Why Adopt Outside the United States – Here’s Some Answers

Question: Here’s my question (absolutely no judgement)… What is the motivation to adopt from outside our borders when there are so many children needing adoption here in the U.S.? Is it a money (overseas) vs red-tape (at home) issue? Is it intirgue, glory or noteriety that motivates the travel and selection? What is it?

One Couple’s Answer: We were looking to adopt very young children, preferably a baby (2 or under), and that is more difficult in the United States. We were actually working toward a domestic adoption, and it just didn’t work out for us. We were put into several birthmom’s top three, but never made the cut. Since we already had a biological child, several birthmoms (according to feedback that we received) were unsure that we could love their baby as much as our own.

We wanted to take control of our adoption, and we felt that international adoption was the way to do it. Our agency (the same one we were working with domestically) opened up international adoptions for the first time shortly after we made the decision to go international (we got the letter from them the NEXT DAY!).

Russia just happened to be one of the countries that they were going to work with. We had some family members with experience there, and we had a good feeling about going to Russia, so we did. It was a dramatic process, with lots of ups and downs, but once it was done, it was done. There wasn’t (and isn’t) much chance of a birthmother coming back to re-claim our sons. We liked having that security. It wasn’t cheap, and the red-tape had to have been 10x worse than in the US, but the good has far outweighed the bad. It has been the right choice for us, without a doubt.

Our Answer: We were looking for slightly older children (not babies, but pre-teen). First we looked locally in Washington DC area and every child we inquired about had special needs – drugs, alcohol, abuse, rebellion, extensive foster-care, etc. We weren’t looking for significant issues on top of having eight children already. Because we knew someone with a wonderful adoption experience, we started to look at thousands of pictures on an international site for multiple agencies. It didn’t matter to us what country the child came from at first… however, one day one little girl called out to us and spoke volumes to my wife.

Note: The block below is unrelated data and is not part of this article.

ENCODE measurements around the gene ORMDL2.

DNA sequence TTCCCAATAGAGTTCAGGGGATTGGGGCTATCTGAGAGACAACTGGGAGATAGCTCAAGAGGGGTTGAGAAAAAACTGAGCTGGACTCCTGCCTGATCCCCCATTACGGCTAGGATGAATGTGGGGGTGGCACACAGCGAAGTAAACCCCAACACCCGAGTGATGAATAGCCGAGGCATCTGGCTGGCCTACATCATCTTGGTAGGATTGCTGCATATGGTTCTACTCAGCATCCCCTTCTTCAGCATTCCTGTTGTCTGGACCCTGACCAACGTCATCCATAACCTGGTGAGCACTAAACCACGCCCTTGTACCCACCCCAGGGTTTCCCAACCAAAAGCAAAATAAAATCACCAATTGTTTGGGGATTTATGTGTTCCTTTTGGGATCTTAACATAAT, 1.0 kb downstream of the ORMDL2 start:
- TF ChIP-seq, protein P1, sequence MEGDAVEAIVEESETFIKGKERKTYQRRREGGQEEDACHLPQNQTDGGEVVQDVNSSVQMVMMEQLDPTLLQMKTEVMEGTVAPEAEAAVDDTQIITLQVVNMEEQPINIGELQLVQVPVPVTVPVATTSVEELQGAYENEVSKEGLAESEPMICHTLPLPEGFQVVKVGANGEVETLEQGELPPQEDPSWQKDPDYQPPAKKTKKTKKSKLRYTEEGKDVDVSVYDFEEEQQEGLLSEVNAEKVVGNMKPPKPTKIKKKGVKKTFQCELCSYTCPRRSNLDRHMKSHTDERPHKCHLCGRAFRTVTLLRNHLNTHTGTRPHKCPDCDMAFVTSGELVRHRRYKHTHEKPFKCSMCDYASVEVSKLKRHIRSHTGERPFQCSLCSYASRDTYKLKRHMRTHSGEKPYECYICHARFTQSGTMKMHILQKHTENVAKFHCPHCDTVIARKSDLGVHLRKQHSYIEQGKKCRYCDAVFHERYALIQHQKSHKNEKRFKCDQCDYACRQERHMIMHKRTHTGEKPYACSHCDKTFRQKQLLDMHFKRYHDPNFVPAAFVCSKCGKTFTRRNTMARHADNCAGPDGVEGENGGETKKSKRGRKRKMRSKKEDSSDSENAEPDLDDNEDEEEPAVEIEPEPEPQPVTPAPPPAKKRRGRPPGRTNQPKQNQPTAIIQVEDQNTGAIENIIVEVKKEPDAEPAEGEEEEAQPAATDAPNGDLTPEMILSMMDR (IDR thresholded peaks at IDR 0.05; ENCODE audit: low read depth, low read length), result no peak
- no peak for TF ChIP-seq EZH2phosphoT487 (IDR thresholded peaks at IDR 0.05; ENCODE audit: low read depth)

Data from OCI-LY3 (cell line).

Instinctively, we picked up the phone and started to investigate the agency and process. One child lead to two and during our visit it lead to three beautiful little girls who immediately started calling us Mommy and Daddy. Adoption is an intensely intimate and spiritual journey.

Adoption is a choice.  It is not dictated by national boundaries, cultural differences, religious persuasion or race. It’s a choice a loving person or couple makes to give back a little bit of themselves to humanity for a child’s sake.

It is not a political issue and we wish the world and their governments would wake up to this reality. You see, everyone who adopts will give you their answer to the question, and though there might be similarities in the answer, each is deeply personal and different, customized to their circumstances, values and beliefs. 

Only a person or family who has adopted can relate the reasoning behind their adoption. It is a decision made between God and man that is mutual and let no other man be their judge. If you feel the need to judge another person’s motives, perhaps you should consider adoption and find out for yourselves… it’s definitely worth the experience for both giver and receiver.

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